We have moved to a locale with specific health issues that become apparent almost the minute we slushed into our driveway. Parents seem as a whole less involved in providing their children with healthy food (my own recent example precipitated more comments from my readers than any blog entry in recent history). Diabetics shoot up insulin then consume soda and candy for dinner. Shoppers “save money” at Walmart but are forced to do so by driving motorized carts, their visible disability being obesity and no, not all of it is “glandular”. Naturally, Ralph and I are concerned with both the health and well-being of our community and the influences on our own family’s habits.
Compare this to the culture of the town we moved from – a populace that seemed more progressive and active about eating locally, organically, sustainably, macrobiotic(ally?), and responsibly. Along with the education, concerns, and passion came a fair bit of smugness, often bolstered by economic advantages that helped foster abilities and attitudes that the working poor simply don’t have the luxury of. I remember a comment by a parenting group peer – in a single-income lifestyle with an at-home parent, a comfortable income, living in a brand-spankin’-new house in a lovely neighborhood with two working cars – completely flummoxed at why “some people” (poor) would eat such processed and horrible-for-you foods. “I mean, it isn’t cheaper to eat that kind of food… apples are 39 cents a pound, potatoes are a couple bucks for five pounds…” I didn’t even know where to start with this comment but I knew it was unfair. Perhaps I should have at least pointed out that single-income families have one person at home who can peel and boil potatoes, and yes providing three healthy squares does take considerable more time, planning, and work than Kraft Mac ‘N’ Cheese does – or gee, what the fuck takes up half my life these days? I also remember feeling very sad as this person was reflecting an attitude many of us share; we who can and do stave off junk food and empty calories either silently or vocally judge those who have neither the education or ability to do so, carving ourselves off as separate / smarter / more moral than, well, the white-trash fatties.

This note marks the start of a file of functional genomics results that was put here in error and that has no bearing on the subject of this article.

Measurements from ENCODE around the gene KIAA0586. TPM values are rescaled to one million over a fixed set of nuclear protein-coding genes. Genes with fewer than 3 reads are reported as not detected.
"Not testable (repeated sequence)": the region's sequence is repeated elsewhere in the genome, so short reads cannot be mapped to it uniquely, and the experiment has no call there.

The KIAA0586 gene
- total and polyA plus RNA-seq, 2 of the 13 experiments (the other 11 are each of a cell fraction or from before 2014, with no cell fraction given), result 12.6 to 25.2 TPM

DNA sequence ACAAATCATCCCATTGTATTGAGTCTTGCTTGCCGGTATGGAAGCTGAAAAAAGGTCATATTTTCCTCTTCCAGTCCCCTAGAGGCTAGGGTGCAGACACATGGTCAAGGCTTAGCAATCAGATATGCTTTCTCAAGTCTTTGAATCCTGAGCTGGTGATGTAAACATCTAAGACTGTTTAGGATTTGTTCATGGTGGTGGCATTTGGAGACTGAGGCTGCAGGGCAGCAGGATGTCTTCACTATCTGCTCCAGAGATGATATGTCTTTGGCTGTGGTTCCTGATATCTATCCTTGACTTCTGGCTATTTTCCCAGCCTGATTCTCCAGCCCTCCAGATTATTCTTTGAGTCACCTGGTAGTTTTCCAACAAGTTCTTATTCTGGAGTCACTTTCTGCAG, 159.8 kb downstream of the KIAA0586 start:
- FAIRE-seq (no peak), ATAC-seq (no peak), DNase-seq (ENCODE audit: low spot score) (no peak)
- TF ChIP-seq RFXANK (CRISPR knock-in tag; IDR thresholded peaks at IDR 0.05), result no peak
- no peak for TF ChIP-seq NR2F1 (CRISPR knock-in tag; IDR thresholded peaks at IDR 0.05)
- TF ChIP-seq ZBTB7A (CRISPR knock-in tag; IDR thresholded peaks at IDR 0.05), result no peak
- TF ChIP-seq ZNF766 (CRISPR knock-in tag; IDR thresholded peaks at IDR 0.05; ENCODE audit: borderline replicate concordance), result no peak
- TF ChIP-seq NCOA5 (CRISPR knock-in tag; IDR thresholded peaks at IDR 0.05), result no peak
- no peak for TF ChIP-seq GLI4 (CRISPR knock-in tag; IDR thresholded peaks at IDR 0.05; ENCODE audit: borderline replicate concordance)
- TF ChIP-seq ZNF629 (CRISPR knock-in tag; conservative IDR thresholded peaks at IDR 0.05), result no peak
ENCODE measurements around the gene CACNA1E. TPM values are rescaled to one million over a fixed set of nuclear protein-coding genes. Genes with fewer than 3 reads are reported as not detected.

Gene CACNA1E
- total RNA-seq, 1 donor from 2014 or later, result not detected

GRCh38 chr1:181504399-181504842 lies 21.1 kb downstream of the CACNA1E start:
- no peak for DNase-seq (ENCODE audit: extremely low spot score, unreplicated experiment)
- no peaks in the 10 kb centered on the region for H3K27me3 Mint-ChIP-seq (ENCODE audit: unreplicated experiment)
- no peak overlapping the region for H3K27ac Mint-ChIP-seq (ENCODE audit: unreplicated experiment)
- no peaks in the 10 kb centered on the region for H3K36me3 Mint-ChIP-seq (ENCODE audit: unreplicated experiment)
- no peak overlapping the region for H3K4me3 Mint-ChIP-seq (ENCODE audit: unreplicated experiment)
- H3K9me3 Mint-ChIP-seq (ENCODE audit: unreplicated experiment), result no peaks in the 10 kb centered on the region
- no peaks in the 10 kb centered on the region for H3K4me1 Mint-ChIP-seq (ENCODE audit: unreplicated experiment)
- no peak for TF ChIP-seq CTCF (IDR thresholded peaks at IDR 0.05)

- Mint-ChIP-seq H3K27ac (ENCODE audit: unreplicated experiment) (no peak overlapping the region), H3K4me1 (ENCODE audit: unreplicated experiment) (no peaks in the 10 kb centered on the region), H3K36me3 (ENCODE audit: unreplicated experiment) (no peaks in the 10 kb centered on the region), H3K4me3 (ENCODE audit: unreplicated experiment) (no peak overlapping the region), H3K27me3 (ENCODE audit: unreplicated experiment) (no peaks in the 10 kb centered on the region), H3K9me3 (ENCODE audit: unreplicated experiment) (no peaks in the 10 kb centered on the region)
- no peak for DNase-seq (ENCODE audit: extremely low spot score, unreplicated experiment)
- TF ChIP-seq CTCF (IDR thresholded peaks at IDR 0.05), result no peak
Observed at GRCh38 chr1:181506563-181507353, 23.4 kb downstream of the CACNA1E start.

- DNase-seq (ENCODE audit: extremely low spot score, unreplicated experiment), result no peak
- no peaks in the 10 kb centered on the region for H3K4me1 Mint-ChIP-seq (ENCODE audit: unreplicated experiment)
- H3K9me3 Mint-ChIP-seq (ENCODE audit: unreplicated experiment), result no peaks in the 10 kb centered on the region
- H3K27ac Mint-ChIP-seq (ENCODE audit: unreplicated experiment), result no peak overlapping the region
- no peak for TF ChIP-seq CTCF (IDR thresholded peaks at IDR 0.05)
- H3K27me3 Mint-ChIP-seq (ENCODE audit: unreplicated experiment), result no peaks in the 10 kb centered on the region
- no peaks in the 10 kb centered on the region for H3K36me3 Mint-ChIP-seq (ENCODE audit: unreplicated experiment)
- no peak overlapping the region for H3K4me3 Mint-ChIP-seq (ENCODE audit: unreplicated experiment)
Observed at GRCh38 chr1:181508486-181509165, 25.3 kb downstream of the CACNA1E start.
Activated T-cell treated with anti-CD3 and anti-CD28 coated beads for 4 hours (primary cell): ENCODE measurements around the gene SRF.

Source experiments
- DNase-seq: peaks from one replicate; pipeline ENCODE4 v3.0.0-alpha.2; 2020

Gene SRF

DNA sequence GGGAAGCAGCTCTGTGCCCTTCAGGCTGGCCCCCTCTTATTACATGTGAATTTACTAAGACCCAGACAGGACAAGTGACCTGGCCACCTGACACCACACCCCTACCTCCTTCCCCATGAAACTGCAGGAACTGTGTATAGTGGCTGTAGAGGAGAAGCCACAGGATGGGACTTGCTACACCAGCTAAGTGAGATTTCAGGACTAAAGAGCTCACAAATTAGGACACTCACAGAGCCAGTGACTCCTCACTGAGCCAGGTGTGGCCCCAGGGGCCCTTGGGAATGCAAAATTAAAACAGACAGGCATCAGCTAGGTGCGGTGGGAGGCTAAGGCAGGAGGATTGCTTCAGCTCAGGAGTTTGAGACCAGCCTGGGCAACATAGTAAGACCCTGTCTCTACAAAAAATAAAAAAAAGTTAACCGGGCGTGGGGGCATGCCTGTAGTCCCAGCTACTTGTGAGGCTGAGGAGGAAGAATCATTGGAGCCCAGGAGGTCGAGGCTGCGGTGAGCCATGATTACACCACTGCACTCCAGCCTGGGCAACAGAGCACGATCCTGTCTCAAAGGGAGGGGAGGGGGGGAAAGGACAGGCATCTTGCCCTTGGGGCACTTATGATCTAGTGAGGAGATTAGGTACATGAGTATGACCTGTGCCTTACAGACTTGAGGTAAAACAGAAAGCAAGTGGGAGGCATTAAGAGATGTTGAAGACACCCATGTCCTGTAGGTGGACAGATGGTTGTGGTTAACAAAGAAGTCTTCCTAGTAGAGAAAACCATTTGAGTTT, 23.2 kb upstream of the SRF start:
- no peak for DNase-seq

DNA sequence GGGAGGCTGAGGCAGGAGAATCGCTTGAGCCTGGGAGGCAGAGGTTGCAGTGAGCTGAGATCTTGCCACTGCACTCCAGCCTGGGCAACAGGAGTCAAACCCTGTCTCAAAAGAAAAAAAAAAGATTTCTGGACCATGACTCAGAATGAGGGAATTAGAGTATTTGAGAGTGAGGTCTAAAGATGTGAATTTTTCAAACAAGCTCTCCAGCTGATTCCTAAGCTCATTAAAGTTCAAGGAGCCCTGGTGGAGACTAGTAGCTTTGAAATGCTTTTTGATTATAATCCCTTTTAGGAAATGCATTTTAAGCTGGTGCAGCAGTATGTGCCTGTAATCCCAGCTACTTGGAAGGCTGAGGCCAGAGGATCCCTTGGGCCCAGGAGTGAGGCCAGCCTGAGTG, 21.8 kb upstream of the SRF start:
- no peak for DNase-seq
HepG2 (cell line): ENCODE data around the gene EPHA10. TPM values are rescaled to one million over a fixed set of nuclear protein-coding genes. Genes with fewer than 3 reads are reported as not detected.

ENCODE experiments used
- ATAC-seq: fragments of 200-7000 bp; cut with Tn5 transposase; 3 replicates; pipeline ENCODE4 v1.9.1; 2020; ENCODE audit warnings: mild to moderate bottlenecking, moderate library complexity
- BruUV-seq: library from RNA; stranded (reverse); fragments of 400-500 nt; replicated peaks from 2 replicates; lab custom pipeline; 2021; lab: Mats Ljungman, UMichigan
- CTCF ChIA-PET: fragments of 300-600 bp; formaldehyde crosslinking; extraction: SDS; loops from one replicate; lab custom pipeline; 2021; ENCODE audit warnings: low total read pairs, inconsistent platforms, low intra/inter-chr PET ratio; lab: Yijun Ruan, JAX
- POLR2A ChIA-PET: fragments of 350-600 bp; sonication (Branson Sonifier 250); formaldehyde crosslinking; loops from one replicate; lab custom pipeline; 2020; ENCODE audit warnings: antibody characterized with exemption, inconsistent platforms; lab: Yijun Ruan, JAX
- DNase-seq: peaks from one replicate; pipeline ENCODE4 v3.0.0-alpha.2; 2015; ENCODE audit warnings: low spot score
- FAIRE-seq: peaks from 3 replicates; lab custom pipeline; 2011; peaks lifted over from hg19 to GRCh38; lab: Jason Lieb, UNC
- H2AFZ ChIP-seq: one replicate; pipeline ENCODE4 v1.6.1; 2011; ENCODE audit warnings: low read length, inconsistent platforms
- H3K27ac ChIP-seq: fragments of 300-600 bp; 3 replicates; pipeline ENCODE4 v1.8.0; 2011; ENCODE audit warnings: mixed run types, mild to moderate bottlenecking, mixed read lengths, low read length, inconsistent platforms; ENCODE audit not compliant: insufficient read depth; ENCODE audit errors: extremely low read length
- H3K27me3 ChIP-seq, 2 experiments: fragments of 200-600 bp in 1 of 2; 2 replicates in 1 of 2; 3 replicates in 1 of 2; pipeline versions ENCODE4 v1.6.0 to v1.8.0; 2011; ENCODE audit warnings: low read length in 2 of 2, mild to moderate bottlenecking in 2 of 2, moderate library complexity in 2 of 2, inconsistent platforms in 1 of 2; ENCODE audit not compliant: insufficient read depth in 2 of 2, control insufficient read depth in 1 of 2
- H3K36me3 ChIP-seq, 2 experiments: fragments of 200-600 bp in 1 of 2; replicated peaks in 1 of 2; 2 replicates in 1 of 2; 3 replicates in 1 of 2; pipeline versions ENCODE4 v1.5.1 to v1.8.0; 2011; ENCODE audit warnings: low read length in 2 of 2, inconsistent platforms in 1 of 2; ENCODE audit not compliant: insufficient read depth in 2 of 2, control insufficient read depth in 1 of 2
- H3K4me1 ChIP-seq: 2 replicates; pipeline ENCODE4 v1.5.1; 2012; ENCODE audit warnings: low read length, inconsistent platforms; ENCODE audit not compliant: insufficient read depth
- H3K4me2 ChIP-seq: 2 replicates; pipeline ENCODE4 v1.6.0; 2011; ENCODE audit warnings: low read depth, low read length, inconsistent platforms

Fortunately, this article (by Michael Pollan, author of the well-received book The Omnivore’s Dilemma) does a more elegant and helpful job approaching the subject*. I feel his explanations for how we really screw over the poor is ultimately undeveloped – mostly likely simply in the interests of brevity, since it’s already a lengthy article. One quote that summed up a bit for me and the responsibilities of people in my socio-economic slot:
“Yes, there are eaters who think it in their interest that food just be as cheap as possible, no matter how poor the quality. But there are many more who recognize the real cost of artificially cheap food â€” to their health, to the land, to the animals, to the public purse.”
Thank you, MK for the link.
* P.S. This peer was also incorrect: as we see in Mr. Pollan’s breakdown, calorie-for-calorie, it is cheaper to eat processed and unhealthy foods – not to mention often more convenient than fresh-prepared. Couple this with how overeating can be one form of “entertainment” most Americans can afford (as opposed to entertainments some Americans can afford, like oversea vacations or a boat or a weekend at a B&B) and the drug-like addiction and short-term soothing nature of corn syrup, saturated fats, and high-salt snack foods. Still. Michael Pollan is doubtless smarter and more well-researched than I and I encourage you to finish the article if you can; read his book(s) if you’re so inclined.